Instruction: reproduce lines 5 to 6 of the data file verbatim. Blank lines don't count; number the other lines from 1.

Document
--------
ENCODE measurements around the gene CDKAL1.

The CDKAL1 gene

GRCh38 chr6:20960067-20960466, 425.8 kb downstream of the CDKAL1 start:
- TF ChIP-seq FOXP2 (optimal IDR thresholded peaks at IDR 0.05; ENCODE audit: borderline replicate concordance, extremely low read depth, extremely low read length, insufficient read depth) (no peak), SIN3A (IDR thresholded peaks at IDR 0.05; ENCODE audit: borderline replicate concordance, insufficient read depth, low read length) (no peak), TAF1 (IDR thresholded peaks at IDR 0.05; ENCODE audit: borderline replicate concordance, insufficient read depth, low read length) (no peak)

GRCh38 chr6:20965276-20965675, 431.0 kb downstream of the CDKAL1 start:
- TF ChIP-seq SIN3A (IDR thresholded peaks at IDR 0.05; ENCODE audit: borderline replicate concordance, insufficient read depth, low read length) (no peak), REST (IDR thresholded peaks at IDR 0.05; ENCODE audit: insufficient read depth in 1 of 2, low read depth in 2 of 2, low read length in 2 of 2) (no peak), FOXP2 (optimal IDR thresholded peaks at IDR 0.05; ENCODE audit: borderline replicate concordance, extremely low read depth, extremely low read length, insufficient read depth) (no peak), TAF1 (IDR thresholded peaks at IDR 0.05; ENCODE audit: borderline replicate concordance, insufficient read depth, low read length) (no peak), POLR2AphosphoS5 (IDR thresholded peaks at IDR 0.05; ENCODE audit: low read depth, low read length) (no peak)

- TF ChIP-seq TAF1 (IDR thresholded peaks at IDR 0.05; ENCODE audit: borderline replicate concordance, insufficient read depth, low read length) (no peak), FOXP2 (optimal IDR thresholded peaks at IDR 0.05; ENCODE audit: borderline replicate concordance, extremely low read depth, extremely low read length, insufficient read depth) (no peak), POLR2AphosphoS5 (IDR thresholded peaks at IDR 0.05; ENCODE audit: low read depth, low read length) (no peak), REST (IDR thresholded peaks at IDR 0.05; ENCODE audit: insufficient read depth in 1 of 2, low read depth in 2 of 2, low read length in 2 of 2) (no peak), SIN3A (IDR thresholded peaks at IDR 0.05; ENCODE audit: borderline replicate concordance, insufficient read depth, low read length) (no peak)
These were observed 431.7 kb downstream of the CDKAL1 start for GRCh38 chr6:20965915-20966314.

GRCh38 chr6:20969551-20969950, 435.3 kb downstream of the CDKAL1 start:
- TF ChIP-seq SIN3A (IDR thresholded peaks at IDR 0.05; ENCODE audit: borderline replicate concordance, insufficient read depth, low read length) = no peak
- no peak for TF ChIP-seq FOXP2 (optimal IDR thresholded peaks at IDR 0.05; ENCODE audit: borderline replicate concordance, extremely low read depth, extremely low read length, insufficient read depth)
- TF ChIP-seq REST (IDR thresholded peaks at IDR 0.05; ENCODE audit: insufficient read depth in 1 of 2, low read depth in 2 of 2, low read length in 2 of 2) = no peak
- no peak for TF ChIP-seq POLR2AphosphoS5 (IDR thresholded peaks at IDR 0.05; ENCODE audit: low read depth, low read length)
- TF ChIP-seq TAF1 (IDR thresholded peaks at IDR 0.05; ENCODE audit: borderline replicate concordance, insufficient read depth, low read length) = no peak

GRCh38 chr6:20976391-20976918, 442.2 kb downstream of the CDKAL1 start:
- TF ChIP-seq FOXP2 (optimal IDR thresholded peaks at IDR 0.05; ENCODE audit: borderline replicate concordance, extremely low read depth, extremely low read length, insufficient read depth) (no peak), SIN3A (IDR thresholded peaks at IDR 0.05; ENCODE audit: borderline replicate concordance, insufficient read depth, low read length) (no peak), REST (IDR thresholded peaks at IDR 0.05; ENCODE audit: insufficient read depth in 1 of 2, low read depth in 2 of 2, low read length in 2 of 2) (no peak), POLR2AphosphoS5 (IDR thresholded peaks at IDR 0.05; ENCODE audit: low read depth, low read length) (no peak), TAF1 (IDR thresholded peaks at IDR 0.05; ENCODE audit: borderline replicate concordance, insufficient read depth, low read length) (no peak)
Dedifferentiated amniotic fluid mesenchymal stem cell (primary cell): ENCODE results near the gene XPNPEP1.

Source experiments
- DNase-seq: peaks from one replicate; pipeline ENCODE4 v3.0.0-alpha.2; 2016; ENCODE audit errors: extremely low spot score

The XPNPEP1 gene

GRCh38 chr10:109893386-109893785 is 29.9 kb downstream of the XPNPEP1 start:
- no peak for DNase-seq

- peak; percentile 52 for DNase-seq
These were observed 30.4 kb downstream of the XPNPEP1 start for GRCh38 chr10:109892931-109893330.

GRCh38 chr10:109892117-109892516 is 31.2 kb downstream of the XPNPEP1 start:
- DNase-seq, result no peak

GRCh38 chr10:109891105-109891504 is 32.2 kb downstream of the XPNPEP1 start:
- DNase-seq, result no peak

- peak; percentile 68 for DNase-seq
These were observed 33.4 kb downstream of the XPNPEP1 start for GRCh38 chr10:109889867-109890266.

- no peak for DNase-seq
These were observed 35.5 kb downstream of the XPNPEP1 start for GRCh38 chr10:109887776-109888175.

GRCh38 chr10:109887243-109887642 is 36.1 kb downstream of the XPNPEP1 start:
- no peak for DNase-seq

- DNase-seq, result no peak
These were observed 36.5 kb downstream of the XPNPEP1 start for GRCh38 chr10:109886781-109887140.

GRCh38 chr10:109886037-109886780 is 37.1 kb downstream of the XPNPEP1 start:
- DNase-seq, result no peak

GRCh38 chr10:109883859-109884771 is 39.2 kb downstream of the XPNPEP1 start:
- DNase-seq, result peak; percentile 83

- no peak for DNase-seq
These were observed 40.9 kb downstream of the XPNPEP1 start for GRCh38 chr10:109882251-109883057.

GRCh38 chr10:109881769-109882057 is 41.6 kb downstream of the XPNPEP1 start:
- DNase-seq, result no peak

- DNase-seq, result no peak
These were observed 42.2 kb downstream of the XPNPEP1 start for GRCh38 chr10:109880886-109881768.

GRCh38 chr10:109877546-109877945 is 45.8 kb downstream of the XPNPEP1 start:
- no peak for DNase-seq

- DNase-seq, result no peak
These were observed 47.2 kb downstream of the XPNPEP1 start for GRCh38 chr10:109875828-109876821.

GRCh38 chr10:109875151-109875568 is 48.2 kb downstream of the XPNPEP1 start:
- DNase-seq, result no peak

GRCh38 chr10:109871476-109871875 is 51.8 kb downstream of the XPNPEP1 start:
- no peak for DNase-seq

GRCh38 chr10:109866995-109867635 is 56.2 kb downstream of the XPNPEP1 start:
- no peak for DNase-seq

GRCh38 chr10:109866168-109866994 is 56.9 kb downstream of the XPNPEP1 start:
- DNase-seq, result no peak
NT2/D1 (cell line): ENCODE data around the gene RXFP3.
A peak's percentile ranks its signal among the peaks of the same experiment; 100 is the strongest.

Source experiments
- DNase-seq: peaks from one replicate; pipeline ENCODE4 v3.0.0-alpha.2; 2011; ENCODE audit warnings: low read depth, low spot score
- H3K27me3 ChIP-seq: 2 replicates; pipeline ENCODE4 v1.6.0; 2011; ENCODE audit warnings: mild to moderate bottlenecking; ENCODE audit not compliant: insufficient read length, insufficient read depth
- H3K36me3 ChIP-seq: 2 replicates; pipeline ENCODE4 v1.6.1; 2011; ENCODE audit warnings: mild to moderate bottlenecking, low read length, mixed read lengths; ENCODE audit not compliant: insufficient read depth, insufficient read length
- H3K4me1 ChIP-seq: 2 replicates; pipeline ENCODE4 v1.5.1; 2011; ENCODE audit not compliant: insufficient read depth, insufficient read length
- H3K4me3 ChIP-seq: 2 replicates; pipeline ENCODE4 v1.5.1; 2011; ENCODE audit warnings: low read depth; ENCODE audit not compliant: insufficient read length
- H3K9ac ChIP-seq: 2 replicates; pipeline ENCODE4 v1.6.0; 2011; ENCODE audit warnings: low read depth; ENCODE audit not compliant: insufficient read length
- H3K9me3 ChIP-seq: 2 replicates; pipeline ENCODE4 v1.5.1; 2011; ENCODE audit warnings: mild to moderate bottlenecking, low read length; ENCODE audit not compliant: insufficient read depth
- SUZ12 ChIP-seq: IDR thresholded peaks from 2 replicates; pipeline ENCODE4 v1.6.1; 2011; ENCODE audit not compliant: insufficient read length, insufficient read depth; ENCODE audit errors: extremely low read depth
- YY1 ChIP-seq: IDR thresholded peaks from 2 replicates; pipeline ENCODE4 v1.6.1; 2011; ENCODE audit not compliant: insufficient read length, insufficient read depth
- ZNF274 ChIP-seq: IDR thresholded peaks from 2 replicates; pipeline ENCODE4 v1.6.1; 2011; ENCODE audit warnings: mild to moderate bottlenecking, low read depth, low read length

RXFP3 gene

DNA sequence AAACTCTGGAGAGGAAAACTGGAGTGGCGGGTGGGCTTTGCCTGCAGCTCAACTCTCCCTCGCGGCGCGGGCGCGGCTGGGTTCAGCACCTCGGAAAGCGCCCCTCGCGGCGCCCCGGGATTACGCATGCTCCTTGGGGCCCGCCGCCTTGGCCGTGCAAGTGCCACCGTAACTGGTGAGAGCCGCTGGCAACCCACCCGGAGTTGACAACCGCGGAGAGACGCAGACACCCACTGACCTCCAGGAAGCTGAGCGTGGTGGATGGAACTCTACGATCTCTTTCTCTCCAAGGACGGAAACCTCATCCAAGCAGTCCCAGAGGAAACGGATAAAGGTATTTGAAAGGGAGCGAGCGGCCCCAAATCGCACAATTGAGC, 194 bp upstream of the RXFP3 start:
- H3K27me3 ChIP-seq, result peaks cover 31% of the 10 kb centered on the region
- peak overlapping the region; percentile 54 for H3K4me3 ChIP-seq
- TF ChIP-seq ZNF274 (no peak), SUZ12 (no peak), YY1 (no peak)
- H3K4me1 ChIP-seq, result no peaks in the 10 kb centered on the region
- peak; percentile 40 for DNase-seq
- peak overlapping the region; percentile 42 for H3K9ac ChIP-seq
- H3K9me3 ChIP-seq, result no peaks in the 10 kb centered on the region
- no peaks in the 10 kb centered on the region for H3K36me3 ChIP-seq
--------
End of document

GRCh38 chr6:20965276-20965675, 431.0 kb downstream of the CDKAL1 start:
- TF ChIP-seq SIN3A (IDR thresholded peaks at IDR 0.05; ENCODE audit: borderline replicate concordance, insufficient read depth, low read length) (no peak), REST (IDR thresholded peaks at IDR 0.05; ENCODE audit: insufficient read depth in 1 of 2, low read depth in 2 of 2, low read length in 2 of 2) (no peak), FOXP2 (optimal IDR thresholded peaks at IDR 0.05; ENCODE audit: borderline replicate concordance, extremely low read depth, extremely low read length, insufficient read depth) (no peak), TAF1 (IDR thresholded peaks at IDR 0.05; ENCODE audit: borderline replicate concordance, insufficient read depth, low read length) (no peak), POLR2AphosphoS5 (IDR thresholded peaks at IDR 0.05; ENCODE audit: low read depth, low read length) (no peak)